The top asset service providers of the year – explained

In our summaries for this year's Asset Management Awards, we begin by revealing why this year's asset service provider winners gained their top spots.
The top asset service providers of the year – explained

Every year, AsianInvestor's editorial team conduct an intensive analysis of the region's leading asset management service providers, fund products and asset managers, to ascertain the top organisation of the previous year. 

The winners of these categories must combine a mixture of business performance, growth and progress, measured on both quantitative and qualitative criteria. Below, we detail why we chose this year's asset service categories, which comprise the leading custodians, best tax auditor, standout index provider and top law firm for asset managers.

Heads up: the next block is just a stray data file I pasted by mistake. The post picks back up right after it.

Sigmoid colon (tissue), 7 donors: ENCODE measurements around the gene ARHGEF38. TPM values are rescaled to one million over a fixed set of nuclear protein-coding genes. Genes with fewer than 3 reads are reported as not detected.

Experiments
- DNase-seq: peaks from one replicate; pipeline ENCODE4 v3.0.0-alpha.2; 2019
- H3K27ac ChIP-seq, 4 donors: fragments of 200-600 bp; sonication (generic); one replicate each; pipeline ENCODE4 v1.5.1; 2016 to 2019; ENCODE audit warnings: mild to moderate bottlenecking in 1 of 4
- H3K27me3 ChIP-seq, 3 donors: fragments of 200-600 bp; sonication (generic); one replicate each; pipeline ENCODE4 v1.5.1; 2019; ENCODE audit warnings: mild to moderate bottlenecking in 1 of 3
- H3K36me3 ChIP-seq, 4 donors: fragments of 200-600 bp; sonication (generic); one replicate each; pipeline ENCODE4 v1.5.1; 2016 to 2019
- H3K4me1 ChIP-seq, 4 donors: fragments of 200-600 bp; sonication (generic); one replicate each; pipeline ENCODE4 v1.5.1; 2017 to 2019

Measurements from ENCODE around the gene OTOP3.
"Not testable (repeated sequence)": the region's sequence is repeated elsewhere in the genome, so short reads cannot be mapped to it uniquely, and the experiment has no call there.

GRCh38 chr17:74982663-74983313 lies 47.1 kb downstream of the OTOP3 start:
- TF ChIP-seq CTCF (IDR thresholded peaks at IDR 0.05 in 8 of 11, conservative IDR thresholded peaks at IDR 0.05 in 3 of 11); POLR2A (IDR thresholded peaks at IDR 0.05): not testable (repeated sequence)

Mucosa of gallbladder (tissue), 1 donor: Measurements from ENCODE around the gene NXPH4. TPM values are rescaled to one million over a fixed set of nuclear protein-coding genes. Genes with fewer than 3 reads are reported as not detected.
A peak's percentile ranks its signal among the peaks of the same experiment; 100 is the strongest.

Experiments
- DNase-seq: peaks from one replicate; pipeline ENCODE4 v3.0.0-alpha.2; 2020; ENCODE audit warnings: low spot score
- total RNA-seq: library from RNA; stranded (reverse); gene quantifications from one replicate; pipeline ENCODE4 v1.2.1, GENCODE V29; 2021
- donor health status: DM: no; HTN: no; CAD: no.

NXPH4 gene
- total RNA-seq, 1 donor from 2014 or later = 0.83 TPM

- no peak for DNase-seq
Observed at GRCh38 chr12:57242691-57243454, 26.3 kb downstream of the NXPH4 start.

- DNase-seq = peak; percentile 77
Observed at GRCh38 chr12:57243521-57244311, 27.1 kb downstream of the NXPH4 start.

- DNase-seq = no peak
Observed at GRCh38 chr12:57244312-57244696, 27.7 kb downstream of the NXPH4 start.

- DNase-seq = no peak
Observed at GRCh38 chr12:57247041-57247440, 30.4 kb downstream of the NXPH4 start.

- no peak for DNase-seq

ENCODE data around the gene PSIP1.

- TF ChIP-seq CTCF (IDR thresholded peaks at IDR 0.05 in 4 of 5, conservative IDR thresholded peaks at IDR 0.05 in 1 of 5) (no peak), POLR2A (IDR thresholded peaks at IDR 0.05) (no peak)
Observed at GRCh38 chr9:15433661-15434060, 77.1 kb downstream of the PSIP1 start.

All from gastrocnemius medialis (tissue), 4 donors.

Sidley Austin

The US law firm has had a busy period. Its Hong Kong asset management team headed by Effie Vasilopoulos has been advising the territory’s government on its implementation of an updated limited partner regime to make the city a modern hub for private equity funds.

The work is all but complete, with the legislative council expected to conduct a final vote on the legislation in the summer. As part of its ongoing advisory efforts, Sidley Austin has helped conduct education events and webinars. which have included senior government and Hong Kong Monetary Authority executives, to discuss the incoming regulations.